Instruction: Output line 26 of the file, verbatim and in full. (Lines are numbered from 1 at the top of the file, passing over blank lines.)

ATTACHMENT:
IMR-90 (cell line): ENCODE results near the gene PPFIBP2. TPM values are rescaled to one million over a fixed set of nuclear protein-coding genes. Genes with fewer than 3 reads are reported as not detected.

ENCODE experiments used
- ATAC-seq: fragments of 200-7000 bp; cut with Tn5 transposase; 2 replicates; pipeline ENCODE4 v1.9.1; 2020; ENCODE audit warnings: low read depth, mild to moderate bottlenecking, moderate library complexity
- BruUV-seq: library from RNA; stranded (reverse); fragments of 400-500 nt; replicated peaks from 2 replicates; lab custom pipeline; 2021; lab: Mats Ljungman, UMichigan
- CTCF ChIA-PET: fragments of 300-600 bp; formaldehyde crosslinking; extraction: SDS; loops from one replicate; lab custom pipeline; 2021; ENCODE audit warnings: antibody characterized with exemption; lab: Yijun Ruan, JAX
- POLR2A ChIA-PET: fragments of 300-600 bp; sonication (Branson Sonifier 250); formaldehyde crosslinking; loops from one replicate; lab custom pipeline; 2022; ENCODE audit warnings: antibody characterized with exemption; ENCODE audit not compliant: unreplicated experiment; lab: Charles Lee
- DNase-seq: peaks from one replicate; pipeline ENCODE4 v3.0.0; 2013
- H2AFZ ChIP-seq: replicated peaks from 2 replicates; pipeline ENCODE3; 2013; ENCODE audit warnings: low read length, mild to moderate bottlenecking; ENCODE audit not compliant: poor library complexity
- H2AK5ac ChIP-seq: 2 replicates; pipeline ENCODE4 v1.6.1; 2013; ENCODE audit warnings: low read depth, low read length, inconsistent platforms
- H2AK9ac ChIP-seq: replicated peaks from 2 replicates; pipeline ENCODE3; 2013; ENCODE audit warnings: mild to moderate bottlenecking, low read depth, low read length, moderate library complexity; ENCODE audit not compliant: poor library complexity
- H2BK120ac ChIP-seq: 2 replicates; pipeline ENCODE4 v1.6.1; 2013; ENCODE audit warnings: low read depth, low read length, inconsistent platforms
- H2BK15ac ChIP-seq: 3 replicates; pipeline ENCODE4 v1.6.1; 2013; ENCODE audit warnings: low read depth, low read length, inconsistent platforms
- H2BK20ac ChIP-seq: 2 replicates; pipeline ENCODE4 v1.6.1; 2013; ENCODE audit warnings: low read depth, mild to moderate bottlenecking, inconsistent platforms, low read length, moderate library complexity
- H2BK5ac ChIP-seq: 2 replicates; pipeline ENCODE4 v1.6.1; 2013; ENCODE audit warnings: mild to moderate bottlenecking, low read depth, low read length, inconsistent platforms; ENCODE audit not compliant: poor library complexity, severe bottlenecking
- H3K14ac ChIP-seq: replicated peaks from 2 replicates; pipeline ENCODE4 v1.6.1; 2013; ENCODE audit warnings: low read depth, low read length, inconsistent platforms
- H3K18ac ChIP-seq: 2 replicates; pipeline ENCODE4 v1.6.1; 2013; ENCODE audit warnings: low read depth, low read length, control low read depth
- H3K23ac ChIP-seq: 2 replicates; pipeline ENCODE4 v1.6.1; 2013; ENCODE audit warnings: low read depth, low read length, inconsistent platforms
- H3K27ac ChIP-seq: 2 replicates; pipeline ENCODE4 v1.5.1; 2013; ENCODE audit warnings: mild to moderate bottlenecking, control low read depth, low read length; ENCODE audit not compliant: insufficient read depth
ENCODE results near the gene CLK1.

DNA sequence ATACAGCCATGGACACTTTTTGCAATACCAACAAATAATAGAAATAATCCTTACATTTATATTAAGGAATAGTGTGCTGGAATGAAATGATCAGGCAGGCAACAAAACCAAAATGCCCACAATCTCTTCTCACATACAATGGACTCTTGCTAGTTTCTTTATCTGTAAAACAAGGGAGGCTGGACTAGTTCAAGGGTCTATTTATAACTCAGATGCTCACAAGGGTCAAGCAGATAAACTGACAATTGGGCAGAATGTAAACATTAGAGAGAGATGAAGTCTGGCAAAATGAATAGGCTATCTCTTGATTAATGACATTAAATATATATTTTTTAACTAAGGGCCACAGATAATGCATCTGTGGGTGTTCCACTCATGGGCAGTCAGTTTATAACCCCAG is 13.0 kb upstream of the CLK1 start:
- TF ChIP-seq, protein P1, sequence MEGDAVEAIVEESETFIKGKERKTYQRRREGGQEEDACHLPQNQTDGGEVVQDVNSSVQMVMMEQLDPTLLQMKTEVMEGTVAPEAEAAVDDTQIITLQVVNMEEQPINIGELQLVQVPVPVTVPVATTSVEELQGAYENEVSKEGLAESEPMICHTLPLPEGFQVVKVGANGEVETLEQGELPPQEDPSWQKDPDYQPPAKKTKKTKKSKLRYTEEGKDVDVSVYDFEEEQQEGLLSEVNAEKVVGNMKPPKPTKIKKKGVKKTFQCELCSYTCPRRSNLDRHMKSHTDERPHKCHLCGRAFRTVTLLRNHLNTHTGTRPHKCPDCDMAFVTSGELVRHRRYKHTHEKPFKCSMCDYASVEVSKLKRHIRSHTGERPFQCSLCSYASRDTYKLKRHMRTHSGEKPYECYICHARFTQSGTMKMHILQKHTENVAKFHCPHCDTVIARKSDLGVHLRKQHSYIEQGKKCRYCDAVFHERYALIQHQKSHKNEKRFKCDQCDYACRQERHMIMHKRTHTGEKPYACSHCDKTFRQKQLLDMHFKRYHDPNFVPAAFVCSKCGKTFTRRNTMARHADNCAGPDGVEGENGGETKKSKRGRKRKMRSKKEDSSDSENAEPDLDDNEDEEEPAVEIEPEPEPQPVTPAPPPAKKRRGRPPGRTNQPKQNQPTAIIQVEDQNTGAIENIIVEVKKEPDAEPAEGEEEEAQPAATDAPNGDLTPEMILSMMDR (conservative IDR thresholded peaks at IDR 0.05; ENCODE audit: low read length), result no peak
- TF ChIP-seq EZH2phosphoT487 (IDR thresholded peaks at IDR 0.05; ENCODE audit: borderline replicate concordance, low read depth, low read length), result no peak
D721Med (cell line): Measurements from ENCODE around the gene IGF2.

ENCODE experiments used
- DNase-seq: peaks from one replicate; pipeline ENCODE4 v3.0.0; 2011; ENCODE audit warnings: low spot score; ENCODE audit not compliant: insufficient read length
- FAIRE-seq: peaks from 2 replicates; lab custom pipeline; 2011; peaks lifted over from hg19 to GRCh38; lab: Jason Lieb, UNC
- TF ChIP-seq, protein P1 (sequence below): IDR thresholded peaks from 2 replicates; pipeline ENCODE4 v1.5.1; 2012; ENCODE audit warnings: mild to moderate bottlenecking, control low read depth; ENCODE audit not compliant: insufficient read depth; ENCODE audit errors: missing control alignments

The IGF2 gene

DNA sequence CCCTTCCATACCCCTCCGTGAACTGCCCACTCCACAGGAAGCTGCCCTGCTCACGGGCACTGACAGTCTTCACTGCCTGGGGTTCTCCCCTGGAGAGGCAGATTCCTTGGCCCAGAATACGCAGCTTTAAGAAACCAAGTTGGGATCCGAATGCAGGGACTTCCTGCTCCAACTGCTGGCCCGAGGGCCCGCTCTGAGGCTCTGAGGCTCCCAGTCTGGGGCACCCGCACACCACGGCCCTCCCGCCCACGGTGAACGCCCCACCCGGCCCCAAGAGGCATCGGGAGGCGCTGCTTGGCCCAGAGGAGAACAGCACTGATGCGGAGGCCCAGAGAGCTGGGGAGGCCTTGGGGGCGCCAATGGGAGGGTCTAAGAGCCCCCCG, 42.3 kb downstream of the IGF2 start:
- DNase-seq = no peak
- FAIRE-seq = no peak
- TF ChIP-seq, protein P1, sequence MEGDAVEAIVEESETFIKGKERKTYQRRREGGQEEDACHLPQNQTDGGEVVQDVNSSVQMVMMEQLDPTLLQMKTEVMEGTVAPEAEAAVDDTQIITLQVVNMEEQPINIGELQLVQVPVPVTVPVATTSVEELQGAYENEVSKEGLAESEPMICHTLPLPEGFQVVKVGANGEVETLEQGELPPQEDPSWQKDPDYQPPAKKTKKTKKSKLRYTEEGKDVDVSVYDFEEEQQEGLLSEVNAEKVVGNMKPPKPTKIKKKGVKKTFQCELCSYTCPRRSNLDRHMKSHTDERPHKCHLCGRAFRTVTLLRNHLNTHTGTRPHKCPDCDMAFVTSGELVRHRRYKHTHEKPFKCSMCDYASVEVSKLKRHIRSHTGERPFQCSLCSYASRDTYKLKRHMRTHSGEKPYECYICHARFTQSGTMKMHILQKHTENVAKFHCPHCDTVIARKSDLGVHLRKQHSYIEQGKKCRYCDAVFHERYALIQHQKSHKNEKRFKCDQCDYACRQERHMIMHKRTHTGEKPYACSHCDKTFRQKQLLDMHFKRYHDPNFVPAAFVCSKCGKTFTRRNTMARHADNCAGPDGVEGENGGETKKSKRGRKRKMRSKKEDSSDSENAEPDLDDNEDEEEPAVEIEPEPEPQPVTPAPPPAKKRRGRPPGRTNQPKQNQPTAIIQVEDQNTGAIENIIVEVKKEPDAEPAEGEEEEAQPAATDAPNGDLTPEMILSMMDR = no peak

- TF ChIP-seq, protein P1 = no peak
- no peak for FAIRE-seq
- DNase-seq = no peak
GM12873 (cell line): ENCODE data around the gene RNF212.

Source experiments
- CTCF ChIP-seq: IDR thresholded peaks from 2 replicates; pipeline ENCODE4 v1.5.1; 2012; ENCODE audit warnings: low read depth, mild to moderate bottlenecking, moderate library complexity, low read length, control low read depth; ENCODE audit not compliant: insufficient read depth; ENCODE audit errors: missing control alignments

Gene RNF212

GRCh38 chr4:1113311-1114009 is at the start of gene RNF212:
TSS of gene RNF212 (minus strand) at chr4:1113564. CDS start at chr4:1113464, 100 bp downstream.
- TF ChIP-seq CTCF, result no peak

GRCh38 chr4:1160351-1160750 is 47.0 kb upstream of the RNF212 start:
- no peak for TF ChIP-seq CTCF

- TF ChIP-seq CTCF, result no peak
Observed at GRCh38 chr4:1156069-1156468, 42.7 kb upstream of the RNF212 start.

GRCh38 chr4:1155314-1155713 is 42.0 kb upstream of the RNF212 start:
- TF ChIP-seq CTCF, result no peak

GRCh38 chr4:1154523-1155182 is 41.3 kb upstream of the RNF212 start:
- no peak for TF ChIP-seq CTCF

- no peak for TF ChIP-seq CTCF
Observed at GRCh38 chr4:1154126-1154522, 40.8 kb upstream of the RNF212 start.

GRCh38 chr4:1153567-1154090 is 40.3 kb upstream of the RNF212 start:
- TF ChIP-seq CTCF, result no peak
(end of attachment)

- FAIRE-seq: peaks from 2 replicates; lab custom pipeline; 2011; peaks lifted over from hg19 to GRCh38; lab: Jason Lieb, UNC